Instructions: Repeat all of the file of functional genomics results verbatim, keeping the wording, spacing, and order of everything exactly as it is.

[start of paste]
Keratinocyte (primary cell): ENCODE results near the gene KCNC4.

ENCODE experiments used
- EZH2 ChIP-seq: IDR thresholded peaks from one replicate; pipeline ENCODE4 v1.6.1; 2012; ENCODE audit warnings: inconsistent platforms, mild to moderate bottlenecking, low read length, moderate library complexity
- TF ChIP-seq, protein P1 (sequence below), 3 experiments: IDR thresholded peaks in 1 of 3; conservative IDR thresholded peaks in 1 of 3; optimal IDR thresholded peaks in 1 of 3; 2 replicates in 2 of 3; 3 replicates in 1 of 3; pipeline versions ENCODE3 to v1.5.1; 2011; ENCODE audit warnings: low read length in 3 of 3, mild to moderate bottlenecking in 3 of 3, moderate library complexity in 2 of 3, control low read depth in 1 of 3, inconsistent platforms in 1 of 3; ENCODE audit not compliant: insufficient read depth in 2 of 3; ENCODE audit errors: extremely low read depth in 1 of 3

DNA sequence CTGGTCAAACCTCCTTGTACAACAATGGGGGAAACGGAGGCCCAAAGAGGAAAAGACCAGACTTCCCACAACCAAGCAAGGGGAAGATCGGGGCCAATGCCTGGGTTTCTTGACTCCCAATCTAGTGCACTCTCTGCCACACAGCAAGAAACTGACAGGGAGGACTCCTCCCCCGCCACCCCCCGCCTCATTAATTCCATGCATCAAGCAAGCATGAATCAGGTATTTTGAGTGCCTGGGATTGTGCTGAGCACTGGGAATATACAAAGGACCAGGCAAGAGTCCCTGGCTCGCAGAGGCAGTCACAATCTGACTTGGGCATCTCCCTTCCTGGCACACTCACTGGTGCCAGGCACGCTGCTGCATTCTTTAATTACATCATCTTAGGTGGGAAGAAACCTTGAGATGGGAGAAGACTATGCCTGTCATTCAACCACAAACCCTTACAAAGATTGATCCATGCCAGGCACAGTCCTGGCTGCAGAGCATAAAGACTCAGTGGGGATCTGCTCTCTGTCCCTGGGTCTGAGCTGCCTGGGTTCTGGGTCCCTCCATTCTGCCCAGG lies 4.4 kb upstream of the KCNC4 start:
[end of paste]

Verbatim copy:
Keratinocyte (primary cell): ENCODE results near the gene KCNC4.

ENCODE experiments used
- EZH2 ChIP-seq: IDR thresholded peaks from one replicate; pipeline ENCODE4 v1.6.1; 2012; ENCODE audit warnings: inconsistent platforms, mild to moderate bottlenecking, low read length, moderate library complexity
- TF ChIP-seq, protein P1 (sequence below), 3 experiments: IDR thresholded peaks in 1 of 3; conservative IDR thresholded peaks in 1 of 3; optimal IDR thresholded peaks in 1 of 3; 2 replicates in 2 of 3; 3 replicates in 1 of 3; pipeline versions ENCODE3 to v1.5.1; 2011; ENCODE audit warnings: low read length in 3 of 3, mild to moderate bottlenecking in 3 of 3, moderate library complexity in 2 of 3, control low read depth in 1 of 3, inconsistent platforms in 1 of 3; ENCODE audit not compliant: insufficient read depth in 2 of 3; ENCODE audit errors: extremely low read depth in 1 of 3

DNA sequence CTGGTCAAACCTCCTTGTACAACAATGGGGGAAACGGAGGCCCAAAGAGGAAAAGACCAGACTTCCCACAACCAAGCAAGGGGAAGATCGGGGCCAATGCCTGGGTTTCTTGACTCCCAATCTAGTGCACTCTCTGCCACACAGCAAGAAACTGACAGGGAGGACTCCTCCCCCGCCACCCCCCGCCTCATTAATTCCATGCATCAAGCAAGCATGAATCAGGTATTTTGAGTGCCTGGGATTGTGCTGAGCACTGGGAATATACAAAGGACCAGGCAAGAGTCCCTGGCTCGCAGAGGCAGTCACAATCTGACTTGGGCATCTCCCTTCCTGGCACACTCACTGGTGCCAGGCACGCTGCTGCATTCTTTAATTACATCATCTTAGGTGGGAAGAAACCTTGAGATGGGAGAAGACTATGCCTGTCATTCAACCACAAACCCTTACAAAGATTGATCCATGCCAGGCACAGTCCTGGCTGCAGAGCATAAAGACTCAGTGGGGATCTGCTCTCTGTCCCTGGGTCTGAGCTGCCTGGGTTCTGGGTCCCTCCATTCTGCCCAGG lies 4.4 kb upstream of the KCNC4 start: